Summer, 2016 / No. 37

Raspberries are symbolic of remorse,

which may account for their appearance

in every dessert made in the nineties.

Raspberries are the backwards jeans of fruit,

the Crystal Pepsi of the vine. Seedy,

sour, or whatever stands in for sad,

middle class sads, the “clowning” of the lips,

the “castles of red” the mother calling

“Taylor Emerson Langley MacDree!

You get home right now!” Pouty raspberries

all the time, steering into pop fodder,

all the while it was becoming clear

I didn’t “make it” and for reasons that

had nothing do with the way people chew

bay leaves and instinctively exclude

crude, fat men. It didn’t help that I lied.

Didn’t help that Gerard Manley Hopkins

tweeted “I hope that David McGimpsey

doesn’t publish more. I mean, we get it!

Jesus!” What helped was bowls of cereal,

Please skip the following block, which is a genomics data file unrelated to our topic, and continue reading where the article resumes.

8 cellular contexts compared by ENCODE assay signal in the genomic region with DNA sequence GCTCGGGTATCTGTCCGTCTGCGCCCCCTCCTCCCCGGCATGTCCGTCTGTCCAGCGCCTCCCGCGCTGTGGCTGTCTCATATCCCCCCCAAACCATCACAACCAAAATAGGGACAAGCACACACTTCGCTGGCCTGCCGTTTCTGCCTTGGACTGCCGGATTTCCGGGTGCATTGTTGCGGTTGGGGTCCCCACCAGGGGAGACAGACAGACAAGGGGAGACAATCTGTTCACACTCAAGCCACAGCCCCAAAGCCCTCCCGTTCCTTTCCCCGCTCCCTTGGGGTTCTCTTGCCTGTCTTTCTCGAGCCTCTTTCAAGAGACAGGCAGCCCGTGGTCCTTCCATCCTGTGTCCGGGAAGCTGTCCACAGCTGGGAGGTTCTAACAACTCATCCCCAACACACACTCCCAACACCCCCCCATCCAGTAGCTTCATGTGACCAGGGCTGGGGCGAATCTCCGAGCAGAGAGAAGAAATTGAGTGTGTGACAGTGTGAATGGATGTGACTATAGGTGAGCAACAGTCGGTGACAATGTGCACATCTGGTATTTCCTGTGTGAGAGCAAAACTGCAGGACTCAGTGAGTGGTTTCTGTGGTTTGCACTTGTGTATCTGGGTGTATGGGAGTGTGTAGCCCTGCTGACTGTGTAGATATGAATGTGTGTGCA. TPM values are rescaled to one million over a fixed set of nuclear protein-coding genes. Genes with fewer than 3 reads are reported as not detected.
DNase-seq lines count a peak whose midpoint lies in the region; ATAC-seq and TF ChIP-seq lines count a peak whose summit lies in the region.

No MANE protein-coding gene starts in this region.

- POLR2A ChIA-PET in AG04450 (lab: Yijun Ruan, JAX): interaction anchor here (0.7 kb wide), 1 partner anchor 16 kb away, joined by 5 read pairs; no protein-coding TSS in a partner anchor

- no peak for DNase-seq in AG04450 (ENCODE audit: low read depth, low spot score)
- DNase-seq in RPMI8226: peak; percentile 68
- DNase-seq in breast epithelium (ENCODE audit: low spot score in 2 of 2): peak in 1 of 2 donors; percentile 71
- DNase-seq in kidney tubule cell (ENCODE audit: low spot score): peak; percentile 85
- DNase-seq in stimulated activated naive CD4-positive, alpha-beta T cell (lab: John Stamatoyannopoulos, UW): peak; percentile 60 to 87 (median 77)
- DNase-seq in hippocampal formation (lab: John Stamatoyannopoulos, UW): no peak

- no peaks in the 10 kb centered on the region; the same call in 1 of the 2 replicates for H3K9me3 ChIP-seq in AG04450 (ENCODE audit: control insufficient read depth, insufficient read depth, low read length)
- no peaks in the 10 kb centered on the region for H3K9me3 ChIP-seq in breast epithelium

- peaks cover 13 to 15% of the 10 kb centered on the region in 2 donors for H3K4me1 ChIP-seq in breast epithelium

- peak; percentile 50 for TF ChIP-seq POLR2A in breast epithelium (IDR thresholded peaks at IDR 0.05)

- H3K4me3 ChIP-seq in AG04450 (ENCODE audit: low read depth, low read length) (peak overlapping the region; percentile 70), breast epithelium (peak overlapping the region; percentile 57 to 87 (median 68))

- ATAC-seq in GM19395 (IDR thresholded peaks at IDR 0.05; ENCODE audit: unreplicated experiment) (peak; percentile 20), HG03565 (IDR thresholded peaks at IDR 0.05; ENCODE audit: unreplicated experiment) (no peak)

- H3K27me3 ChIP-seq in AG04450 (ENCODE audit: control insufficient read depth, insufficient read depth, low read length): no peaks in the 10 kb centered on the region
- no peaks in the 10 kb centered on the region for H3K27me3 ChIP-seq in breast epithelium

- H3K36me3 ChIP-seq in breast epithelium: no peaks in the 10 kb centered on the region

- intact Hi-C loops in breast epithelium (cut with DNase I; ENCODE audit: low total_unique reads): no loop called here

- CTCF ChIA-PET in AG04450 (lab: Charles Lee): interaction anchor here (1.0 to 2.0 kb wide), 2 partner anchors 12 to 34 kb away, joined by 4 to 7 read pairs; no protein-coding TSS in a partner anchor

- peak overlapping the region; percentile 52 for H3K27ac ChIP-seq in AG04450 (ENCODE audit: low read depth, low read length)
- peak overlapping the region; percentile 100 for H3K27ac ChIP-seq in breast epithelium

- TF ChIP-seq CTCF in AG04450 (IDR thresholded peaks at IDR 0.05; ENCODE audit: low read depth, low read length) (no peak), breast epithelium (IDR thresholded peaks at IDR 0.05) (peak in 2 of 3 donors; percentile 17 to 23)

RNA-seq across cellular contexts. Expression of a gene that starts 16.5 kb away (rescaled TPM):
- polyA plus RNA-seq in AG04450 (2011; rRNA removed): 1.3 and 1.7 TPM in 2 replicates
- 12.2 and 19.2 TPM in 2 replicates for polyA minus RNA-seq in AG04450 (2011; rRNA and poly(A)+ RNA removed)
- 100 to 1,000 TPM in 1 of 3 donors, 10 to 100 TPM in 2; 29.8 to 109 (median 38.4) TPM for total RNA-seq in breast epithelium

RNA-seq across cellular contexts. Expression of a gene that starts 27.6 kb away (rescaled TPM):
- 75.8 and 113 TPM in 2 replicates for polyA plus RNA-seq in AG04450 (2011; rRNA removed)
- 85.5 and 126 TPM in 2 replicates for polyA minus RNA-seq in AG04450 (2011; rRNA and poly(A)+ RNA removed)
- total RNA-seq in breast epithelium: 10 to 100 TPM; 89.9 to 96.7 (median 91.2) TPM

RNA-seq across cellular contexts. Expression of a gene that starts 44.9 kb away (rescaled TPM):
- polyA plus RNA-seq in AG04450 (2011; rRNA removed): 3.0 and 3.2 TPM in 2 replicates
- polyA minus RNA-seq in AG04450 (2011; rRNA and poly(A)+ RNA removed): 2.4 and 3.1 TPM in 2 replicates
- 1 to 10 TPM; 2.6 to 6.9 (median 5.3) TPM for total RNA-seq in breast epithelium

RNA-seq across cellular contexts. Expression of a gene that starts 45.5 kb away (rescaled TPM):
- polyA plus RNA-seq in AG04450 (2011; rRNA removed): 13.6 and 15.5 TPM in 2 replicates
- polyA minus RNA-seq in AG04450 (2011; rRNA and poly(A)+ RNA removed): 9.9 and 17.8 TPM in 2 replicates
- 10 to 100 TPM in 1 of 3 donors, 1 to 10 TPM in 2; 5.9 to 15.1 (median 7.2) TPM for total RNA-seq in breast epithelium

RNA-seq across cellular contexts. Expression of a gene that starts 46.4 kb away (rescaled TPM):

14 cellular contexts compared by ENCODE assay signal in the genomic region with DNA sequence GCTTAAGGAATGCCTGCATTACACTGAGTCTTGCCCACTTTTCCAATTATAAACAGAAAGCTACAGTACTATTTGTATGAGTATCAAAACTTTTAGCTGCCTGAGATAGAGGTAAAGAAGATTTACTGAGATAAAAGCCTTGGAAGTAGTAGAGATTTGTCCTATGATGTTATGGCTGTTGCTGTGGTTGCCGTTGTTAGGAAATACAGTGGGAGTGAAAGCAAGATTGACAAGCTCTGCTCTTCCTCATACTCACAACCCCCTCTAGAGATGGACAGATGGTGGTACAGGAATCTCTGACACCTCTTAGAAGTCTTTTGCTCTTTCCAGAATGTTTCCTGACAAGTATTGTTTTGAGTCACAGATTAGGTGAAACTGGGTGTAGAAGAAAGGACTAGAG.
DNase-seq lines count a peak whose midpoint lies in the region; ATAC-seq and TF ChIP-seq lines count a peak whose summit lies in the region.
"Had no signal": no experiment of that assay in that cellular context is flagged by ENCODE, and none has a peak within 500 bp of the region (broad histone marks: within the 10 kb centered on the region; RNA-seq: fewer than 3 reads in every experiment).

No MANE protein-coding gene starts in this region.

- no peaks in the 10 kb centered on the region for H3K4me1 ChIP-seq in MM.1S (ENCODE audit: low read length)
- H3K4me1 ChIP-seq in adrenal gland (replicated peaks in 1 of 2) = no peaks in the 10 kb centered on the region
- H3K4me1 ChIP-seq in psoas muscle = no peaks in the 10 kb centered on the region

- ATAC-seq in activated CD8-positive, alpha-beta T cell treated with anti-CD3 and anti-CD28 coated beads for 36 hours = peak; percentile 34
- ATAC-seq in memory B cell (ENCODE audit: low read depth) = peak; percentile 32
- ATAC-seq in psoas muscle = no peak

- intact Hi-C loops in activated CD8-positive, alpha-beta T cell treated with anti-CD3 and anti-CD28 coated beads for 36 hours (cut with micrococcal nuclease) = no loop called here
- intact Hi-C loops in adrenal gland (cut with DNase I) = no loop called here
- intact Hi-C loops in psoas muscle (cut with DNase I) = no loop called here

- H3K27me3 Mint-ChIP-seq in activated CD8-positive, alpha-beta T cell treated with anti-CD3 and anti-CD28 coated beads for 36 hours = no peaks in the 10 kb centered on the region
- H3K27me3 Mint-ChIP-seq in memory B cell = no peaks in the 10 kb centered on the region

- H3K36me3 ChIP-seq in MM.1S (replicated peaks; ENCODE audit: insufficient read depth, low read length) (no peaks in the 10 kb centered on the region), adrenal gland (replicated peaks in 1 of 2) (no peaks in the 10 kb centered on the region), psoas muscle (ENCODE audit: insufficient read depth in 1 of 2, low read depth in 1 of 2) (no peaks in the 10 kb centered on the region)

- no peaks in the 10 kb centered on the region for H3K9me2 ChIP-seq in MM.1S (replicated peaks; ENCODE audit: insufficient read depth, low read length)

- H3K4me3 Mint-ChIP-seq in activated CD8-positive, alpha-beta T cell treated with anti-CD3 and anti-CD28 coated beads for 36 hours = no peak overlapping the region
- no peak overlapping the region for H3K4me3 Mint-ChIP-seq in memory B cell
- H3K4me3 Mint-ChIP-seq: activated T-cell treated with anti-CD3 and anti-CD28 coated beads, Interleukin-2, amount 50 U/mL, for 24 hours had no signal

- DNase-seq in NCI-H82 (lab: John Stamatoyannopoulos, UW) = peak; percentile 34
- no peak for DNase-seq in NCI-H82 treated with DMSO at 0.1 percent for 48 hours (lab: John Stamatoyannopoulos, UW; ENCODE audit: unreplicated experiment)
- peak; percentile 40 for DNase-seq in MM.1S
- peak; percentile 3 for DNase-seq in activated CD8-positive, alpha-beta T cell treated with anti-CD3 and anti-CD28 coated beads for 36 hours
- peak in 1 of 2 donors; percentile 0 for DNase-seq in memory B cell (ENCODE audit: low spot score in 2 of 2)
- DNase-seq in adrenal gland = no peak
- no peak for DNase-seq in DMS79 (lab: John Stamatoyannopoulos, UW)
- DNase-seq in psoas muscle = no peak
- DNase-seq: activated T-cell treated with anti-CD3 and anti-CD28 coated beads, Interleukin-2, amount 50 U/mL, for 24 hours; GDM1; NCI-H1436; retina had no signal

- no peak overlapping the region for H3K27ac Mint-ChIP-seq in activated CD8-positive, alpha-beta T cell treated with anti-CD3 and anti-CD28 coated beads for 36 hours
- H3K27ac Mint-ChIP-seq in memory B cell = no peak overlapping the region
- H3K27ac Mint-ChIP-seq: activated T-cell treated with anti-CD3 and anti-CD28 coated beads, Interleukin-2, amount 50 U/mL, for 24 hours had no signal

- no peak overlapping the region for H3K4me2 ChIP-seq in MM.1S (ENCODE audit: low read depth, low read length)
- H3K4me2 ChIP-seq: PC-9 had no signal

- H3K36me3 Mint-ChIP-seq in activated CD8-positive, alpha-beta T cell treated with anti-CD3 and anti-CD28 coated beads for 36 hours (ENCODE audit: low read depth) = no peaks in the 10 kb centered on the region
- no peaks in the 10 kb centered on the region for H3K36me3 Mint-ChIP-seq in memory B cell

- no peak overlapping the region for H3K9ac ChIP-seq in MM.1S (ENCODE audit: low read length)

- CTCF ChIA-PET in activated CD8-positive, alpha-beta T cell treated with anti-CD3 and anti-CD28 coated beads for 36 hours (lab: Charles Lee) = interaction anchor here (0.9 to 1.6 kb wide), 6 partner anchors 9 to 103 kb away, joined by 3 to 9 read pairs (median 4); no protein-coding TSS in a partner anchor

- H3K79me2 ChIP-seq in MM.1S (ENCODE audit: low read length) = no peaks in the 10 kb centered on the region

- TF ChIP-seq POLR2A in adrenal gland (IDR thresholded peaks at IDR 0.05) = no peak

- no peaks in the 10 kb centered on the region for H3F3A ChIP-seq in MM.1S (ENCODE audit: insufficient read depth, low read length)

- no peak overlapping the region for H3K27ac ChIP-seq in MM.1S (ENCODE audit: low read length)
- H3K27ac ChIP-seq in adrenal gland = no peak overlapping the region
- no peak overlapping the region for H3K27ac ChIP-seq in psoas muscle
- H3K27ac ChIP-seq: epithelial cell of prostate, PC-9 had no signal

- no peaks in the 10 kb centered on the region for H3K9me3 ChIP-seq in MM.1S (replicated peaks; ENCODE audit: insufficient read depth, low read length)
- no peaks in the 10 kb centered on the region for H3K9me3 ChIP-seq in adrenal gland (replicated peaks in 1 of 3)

and General Mills cereal mascot

Franken Berry. Every morning, I’d wake

and seek to help the world by reminding it

that Franken Berry was afraid of cats,

Franken Berry was afraid of parrots,

and, mostly, Franken Berry was afraid

of talking shoes. The kind of talking shoes

which never mourned alienated friends

and did not feel remorse. The shoes would say

remorse was a thing for hard prisoners

or a Civil War general who led

young men into a heavily defended

forest. Remorse was for Plaxico Burress,

the Super Bowl hero who shot himself

in the leg at the LQ nightclub,

on Lexington, as his pistol slipped down

his pants. Raspberries would shoot themselves

if they were given the chance,

even if they won the summer Super Bowl.

They always taste like summer, in a way,

and summer always tastes of fading away,

of the slight depth in a chill that asks you

“Are corduroys coming back in fashion?”

Autumn comes in cuffs and tasseled loafers

and a hope some exam ends with an A.

What is the best way to get through a test

and to endure the sting of Hopkins’ lies?

Plaxico Burress I think said it best:

“Hi, haters! I’m having wings and disco fries!”

David McGimpsey has written six collections of poetry, most recently Asbestos Heights, which won the A. M. Klein Prize. He is the Montreal fiction editor of the on-line journal Joyland. Last updated summer, 2016.